Seatrade Maritime is part of the Informa Markets Division of Informa PLC

This site is operated by a business or businesses owned by Informa PLC and all copyright resides with them. Informa PLC's registered office is 5 Howick Place, London SW1P 1WG. Registered in England and Wales. Number 8860726.

Focus on Panama

Panama Canal waters overflow on the west lane of the Gatun Locks

Photo: ACP Waters overflow in the Gatun Locks of the Panama Canal
In the morning hours of Tuesday, 13 September a rare overflow occurred at the Gatun Locks in the Panama Canal temporarily blocking the west lane.

The Canal's technical team attended to the situation and two hours later, traffic was fully restored, said the Panama Canal Authority (ACP) in a statement.

The ACP has started of an investigation process by the ACP to clarify the causes that led to the waters overflowing in the west lane and its temporary closure.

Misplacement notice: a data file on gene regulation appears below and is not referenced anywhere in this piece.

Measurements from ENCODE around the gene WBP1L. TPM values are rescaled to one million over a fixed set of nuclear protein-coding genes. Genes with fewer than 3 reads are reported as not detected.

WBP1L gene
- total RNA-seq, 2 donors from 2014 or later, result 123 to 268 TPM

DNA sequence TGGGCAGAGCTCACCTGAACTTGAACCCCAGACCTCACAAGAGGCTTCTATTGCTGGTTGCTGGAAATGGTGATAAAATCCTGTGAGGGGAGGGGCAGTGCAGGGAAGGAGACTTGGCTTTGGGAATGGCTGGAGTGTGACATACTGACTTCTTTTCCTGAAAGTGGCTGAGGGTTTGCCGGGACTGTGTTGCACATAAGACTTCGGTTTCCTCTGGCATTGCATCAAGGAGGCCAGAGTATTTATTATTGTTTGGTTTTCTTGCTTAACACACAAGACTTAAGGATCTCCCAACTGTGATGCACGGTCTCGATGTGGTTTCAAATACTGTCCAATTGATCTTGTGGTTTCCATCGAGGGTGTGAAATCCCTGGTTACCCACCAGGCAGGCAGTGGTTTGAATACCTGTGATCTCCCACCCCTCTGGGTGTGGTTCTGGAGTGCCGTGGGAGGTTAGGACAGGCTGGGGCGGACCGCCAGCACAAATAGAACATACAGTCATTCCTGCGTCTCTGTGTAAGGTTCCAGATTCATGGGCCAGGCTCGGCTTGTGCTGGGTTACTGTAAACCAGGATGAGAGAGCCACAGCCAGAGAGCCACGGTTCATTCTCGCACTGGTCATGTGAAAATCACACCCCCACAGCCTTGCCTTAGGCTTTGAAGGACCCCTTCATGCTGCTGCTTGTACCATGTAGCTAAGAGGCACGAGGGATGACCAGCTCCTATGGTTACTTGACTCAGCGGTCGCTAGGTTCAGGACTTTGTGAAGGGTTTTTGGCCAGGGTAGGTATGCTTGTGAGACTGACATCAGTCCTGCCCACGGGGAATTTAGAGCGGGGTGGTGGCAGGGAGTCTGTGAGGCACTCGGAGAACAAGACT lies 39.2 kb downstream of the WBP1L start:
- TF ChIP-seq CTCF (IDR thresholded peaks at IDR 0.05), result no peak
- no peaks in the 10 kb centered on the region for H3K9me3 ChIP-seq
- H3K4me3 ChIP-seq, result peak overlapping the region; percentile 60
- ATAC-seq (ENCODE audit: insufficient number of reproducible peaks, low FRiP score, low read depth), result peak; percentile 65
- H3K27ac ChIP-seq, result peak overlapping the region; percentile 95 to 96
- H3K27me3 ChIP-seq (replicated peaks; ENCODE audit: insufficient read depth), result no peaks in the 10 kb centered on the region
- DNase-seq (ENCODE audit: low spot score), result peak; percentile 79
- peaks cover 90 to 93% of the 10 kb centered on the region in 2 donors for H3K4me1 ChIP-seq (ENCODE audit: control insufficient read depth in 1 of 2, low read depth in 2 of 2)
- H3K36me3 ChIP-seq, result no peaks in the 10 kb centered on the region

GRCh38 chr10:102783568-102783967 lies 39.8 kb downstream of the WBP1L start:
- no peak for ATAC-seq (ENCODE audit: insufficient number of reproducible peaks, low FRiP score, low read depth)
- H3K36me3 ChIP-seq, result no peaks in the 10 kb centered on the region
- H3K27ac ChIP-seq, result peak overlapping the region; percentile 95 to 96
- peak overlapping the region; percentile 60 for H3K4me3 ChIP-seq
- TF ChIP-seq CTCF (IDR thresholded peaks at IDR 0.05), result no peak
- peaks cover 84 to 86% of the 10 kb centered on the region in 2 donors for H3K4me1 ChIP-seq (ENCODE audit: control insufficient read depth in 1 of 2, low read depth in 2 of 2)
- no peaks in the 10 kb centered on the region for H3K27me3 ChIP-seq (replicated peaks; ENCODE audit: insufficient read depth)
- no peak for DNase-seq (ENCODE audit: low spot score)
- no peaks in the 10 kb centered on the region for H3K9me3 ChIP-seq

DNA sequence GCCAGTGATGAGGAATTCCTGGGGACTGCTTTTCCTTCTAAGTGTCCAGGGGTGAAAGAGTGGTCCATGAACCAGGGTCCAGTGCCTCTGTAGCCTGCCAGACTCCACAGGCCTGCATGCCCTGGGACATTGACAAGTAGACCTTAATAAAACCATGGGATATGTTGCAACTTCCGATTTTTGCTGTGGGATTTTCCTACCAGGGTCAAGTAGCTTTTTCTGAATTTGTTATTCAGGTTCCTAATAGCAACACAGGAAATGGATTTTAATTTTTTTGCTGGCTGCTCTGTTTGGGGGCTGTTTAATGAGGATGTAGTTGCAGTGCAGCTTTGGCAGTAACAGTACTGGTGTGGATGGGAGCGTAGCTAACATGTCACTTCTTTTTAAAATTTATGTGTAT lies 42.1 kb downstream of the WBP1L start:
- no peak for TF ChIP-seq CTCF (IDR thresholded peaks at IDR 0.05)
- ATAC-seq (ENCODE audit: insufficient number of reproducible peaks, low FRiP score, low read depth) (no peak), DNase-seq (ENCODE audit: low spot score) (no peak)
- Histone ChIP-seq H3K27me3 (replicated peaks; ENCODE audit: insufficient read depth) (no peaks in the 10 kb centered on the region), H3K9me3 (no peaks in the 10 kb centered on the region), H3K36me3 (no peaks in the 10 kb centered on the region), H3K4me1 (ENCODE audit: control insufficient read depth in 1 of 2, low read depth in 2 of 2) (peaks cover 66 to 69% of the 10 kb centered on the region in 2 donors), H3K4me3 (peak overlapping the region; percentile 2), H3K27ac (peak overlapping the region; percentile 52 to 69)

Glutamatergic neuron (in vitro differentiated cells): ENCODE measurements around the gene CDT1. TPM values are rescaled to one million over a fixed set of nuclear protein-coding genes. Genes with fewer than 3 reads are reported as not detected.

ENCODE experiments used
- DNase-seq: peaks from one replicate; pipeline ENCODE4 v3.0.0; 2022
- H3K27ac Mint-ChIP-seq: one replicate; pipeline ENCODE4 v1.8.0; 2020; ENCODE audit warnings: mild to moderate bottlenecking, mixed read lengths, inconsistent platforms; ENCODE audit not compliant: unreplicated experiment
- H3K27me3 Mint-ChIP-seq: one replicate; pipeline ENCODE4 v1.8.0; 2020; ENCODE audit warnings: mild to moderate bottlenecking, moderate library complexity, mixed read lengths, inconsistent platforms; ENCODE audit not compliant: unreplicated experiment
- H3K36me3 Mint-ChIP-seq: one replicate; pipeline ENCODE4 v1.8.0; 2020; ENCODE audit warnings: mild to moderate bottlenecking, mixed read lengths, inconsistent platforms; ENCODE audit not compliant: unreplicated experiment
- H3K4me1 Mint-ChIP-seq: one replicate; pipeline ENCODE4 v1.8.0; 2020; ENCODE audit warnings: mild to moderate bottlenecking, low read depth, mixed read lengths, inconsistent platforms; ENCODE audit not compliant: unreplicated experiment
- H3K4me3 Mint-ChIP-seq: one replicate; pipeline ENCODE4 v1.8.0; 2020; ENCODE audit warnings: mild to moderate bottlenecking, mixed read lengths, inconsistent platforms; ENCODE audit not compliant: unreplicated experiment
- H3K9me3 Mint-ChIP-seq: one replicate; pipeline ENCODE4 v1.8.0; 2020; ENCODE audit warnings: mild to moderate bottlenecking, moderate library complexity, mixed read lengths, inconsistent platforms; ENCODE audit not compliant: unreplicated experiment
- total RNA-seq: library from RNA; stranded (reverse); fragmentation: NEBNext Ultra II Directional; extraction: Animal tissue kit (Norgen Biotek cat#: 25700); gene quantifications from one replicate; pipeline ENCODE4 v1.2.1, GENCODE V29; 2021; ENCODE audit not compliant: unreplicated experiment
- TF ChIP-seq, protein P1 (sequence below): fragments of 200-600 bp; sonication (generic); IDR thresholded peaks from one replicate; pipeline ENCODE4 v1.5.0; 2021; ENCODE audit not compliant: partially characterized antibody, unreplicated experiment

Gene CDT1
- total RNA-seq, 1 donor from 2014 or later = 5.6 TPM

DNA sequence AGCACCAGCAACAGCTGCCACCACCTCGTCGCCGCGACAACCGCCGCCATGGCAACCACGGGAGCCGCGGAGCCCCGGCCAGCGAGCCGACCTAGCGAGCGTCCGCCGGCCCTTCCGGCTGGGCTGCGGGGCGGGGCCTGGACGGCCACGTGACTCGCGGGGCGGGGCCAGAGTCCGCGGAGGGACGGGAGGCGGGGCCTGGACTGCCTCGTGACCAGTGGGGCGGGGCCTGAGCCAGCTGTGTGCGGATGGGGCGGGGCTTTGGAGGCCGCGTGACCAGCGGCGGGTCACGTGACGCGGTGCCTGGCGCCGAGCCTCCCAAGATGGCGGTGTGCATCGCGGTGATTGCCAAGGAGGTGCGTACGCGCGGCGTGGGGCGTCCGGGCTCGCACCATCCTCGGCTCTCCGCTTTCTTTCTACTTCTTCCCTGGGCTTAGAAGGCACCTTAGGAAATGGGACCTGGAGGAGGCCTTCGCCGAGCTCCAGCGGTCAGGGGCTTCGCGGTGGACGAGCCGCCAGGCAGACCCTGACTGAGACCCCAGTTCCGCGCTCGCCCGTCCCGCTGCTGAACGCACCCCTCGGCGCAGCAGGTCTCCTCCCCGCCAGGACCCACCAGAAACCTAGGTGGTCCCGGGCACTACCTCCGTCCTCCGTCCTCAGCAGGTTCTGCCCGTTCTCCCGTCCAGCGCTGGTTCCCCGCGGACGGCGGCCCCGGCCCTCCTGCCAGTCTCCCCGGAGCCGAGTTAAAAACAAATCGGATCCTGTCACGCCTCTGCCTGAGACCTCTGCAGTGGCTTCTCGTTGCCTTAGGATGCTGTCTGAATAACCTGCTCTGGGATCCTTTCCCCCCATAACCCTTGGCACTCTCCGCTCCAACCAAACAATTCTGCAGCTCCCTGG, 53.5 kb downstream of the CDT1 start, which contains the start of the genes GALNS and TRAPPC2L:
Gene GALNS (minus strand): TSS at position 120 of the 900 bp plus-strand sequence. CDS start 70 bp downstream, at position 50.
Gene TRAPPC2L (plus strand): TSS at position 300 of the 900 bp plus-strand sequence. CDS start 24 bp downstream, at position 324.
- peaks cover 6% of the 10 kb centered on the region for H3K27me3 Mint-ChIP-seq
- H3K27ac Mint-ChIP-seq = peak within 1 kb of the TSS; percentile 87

Such incidents are rare. Similar events have occurred in the past, such as the one in 1972, in Gatun, which caused the complete closure of both lanes for about eight hours.

Also, in 2016, an overflow was reported over the Miraflores locks gates, which was immediately attended to.

The Panama Canal's uses specialised equipment to effectively control such mishaps in a short period of time, guaranteeing effective navigation and the safe transit of ships through the waterway.  Activity on the eastbound lane was maintained throughout.

The Canal uses a system of locks that function as water elevators, allowing ships to rise from sea level (either Pacific or Atlantic) to the level of Gatun Lake (26 metres above sea level); thus, ships navigate through the Canal channel.